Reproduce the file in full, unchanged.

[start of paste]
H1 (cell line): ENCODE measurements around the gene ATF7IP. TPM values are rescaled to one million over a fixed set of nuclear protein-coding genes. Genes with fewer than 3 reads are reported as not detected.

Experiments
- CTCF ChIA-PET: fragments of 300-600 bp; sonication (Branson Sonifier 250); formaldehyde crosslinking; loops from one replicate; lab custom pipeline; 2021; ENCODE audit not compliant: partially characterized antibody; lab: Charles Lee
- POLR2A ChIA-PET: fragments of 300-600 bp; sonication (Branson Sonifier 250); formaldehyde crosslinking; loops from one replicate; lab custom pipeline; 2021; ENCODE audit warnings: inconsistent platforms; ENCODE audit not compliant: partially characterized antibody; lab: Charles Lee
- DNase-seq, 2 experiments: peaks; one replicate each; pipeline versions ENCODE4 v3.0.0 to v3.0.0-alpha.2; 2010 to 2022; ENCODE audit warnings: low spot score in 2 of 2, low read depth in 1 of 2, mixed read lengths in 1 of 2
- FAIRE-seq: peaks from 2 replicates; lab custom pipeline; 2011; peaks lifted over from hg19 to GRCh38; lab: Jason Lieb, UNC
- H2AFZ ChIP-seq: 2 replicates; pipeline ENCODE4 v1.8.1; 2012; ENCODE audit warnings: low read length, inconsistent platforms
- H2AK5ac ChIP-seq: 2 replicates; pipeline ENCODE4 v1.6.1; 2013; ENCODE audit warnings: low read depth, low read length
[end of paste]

H1 (cell line): ENCODE measurements around the gene ATF7IP. TPM values are rescaled to one million over a fixed set of nuclear protein-coding genes. Genes with fewer than 3 reads are reported as not detected.

Experiments
- CTCF ChIA-PET: fragments of 300-600 bp; sonication (Branson Sonifier 250); formaldehyde crosslinking; loops from one replicate; lab custom pipeline; 2021; ENCODE audit not compliant: partially characterized antibody; lab: Charles Lee
- POLR2A ChIA-PET: fragments of 300-600 bp; sonication (Branson Sonifier 250); formaldehyde crosslinking; loops from one replicate; lab custom pipeline; 2021; ENCODE audit warnings: inconsistent platforms; ENCODE audit not compliant: partially characterized antibody; lab: Charles Lee
- DNase-seq, 2 experiments: peaks; one replicate each; pipeline versions ENCODE4 v3.0.0 to v3.0.0-alpha.2; 2010 to 2022; ENCODE audit warnings: low spot score in 2 of 2, low read depth in 1 of 2, mixed read lengths in 1 of 2
- FAIRE-seq: peaks from 2 replicates; lab custom pipeline; 2011; peaks lifted over from hg19 to GRCh38; lab: Jason Lieb, UNC
- H2AFZ ChIP-seq: 2 replicates; pipeline ENCODE4 v1.8.1; 2012; ENCODE audit warnings: low read length, inconsistent platforms
- H2AK5ac ChIP-seq: 2 replicates; pipeline ENCODE4 v1.6.1; 2013; ENCODE audit warnings: low read depth, low read length